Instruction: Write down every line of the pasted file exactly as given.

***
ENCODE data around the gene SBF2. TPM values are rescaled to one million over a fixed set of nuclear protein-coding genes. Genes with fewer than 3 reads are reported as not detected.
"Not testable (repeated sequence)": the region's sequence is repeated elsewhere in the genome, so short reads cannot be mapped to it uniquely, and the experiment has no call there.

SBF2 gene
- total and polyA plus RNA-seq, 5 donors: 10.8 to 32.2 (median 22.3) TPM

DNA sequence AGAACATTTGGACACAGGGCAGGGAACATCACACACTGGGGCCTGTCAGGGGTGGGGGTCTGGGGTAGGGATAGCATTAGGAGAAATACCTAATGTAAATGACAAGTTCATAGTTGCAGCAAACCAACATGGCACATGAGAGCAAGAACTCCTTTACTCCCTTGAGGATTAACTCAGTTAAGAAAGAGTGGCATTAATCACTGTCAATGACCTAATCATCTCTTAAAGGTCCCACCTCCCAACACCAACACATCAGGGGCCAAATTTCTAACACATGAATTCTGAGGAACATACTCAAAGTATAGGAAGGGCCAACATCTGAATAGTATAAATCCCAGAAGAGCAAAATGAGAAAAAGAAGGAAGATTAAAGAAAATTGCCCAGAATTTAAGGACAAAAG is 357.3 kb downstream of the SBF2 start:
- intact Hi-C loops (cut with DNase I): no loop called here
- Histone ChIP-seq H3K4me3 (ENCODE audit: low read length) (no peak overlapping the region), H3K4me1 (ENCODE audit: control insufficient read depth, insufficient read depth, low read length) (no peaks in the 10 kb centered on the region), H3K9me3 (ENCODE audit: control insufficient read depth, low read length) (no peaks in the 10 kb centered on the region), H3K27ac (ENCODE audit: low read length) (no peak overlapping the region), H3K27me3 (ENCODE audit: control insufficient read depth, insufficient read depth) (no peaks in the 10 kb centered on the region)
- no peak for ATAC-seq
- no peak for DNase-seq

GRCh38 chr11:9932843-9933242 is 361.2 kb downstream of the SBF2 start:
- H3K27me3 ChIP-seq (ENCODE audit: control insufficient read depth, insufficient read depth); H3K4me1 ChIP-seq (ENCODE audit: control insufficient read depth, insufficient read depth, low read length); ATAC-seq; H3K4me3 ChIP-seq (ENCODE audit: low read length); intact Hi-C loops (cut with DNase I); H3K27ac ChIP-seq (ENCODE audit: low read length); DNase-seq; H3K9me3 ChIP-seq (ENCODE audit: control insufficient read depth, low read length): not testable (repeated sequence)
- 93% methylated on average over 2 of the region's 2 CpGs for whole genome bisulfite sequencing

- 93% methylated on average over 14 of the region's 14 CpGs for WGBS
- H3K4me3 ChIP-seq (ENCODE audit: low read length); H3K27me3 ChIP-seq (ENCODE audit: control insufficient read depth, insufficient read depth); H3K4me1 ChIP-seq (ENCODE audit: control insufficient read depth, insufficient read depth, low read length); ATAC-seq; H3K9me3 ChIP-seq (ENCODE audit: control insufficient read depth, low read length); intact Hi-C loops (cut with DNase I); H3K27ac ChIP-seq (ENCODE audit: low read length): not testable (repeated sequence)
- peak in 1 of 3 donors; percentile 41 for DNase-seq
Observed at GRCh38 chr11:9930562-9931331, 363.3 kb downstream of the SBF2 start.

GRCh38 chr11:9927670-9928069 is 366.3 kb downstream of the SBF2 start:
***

ENCODE data around the gene SBF2. TPM values are rescaled to one million over a fixed set of nuclear protein-coding genes. Genes with fewer than 3 reads are reported as not detected.
"Not testable (repeated sequence)": the region's sequence is repeated elsewhere in the genome, so short reads cannot be mapped to it uniquely, and the experiment has no call there.

SBF2 gene
- total and polyA plus RNA-seq, 5 donors: 10.8 to 32.2 (median 22.3) TPM

DNA sequence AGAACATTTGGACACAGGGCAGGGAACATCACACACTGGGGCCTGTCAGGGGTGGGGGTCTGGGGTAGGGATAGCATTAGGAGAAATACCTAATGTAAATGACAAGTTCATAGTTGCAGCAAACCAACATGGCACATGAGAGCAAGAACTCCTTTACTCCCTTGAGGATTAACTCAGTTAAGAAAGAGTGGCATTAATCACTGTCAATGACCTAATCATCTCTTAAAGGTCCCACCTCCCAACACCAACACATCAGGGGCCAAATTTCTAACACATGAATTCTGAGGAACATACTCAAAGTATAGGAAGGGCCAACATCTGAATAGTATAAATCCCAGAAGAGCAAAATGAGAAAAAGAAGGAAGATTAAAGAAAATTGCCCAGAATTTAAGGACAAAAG is 357.3 kb downstream of the SBF2 start:
- intact Hi-C loops (cut with DNase I): no loop called here
- Histone ChIP-seq H3K4me3 (ENCODE audit: low read length) (no peak overlapping the region), H3K4me1 (ENCODE audit: control insufficient read depth, insufficient read depth, low read length) (no peaks in the 10 kb centered on the region), H3K9me3 (ENCODE audit: control insufficient read depth, low read length) (no peaks in the 10 kb centered on the region), H3K27ac (ENCODE audit: low read length) (no peak overlapping the region), H3K27me3 (ENCODE audit: control insufficient read depth, insufficient read depth) (no peaks in the 10 kb centered on the region)
- no peak for ATAC-seq
- no peak for DNase-seq

GRCh38 chr11:9932843-9933242 is 361.2 kb downstream of the SBF2 start:
- H3K27me3 ChIP-seq (ENCODE audit: control insufficient read depth, insufficient read depth); H3K4me1 ChIP-seq (ENCODE audit: control insufficient read depth, insufficient read depth, low read length); ATAC-seq; H3K4me3 ChIP-seq (ENCODE audit: low read length); intact Hi-C loops (cut with DNase I); H3K27ac ChIP-seq (ENCODE audit: low read length); DNase-seq; H3K9me3 ChIP-seq (ENCODE audit: control insufficient read depth, low read length): not testable (repeated sequence)
- 93% methylated on average over 2 of the region's 2 CpGs for whole genome bisulfite sequencing

- 93% methylated on average over 14 of the region's 14 CpGs for WGBS
- H3K4me3 ChIP-seq (ENCODE audit: low read length); H3K27me3 ChIP-seq (ENCODE audit: control insufficient read depth, insufficient read depth); H3K4me1 ChIP-seq (ENCODE audit: control insufficient read depth, insufficient read depth, low read length); ATAC-seq; H3K9me3 ChIP-seq (ENCODE audit: control insufficient read depth, low read length); intact Hi-C loops (cut with DNase I); H3K27ac ChIP-seq (ENCODE audit: low read length): not testable (repeated sequence)
- peak in 1 of 3 donors; percentile 41 for DNase-seq
Observed at GRCh38 chr11:9930562-9931331, 363.3 kb downstream of the SBF2 start.

GRCh38 chr11:9927670-9928069 is 366.3 kb downstream of the SBF2 start: